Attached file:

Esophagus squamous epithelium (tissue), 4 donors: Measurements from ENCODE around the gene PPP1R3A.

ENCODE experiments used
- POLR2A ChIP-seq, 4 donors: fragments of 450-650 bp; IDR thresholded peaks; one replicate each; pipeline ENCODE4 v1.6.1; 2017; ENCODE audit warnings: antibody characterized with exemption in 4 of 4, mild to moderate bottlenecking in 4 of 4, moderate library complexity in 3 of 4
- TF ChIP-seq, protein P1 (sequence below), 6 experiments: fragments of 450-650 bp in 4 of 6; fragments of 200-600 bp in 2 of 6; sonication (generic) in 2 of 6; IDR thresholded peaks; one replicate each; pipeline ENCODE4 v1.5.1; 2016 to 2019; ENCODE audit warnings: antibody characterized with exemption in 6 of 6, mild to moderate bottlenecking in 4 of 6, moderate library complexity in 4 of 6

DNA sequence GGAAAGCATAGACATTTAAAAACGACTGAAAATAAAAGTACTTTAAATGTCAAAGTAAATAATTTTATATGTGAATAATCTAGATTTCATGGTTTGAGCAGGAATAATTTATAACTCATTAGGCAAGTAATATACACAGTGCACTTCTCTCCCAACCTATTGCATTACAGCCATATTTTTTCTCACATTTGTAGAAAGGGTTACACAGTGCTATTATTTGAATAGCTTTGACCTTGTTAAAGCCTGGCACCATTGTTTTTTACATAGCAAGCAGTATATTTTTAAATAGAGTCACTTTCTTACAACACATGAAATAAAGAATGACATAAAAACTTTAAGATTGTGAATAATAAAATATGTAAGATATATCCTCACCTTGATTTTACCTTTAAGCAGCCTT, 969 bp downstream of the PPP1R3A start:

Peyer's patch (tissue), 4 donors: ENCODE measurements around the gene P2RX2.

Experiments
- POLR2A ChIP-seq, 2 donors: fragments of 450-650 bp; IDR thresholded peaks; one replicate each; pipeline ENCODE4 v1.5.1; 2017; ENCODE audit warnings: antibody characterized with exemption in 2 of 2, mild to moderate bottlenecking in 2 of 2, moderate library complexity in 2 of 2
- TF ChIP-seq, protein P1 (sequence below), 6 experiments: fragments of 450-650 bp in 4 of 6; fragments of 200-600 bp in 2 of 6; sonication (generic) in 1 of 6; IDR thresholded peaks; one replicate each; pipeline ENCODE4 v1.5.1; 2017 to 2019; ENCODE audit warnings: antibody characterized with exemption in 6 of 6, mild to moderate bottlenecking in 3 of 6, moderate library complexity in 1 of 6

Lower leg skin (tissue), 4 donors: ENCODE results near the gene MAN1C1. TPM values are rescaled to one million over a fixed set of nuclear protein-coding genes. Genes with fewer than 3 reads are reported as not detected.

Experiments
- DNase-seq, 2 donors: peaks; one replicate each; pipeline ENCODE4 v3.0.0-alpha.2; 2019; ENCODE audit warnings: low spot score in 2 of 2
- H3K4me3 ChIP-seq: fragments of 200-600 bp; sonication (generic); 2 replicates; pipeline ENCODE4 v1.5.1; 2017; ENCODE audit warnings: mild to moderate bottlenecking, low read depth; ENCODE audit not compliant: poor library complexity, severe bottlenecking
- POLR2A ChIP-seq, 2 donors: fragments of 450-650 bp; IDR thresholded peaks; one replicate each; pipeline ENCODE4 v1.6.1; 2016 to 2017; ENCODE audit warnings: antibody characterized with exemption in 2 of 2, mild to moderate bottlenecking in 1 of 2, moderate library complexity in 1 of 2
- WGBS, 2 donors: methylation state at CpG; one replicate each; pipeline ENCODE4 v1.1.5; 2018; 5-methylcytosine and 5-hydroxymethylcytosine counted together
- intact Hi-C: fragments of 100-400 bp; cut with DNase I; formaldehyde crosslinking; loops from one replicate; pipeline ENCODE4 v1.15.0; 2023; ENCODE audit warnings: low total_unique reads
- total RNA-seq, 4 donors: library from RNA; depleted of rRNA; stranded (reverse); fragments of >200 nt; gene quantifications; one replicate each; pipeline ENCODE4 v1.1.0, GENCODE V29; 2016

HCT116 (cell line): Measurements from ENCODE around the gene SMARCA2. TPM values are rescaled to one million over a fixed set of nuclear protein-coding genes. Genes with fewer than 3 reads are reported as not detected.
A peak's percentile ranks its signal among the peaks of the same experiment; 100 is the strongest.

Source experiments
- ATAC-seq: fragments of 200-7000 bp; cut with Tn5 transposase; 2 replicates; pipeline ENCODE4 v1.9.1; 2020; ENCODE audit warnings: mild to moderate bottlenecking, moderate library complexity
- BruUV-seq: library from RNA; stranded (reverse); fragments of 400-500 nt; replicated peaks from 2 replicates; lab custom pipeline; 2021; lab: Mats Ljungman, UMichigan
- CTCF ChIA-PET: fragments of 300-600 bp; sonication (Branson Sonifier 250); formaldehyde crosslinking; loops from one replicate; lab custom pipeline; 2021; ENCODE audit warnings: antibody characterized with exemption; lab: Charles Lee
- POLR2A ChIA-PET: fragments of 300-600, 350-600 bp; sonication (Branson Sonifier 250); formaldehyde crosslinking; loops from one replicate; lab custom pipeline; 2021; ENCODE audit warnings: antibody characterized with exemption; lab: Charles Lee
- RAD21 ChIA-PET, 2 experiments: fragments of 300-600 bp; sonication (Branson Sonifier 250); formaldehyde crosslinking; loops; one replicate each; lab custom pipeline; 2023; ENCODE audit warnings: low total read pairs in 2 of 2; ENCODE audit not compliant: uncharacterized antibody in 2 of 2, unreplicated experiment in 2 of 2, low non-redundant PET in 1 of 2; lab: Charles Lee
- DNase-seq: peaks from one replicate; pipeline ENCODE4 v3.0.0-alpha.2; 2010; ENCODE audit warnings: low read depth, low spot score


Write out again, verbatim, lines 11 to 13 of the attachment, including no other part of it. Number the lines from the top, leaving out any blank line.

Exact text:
Experiments
- DNase-seq, 2 donors: peaks; one replicate each; pipeline ENCODE4 v3.0.0-alpha.2; 2019; ENCODE audit warnings: low spot score in 2 of 2
- H3K4me3 ChIP-seq: fragments of 200-600 bp; sonication (generic); 2 replicates; pipeline ENCODE4 v1.5.1; 2017; ENCODE audit warnings: mild to moderate bottlenecking, low read depth; ENCODE audit not compliant: poor library complexity, severe bottlenecking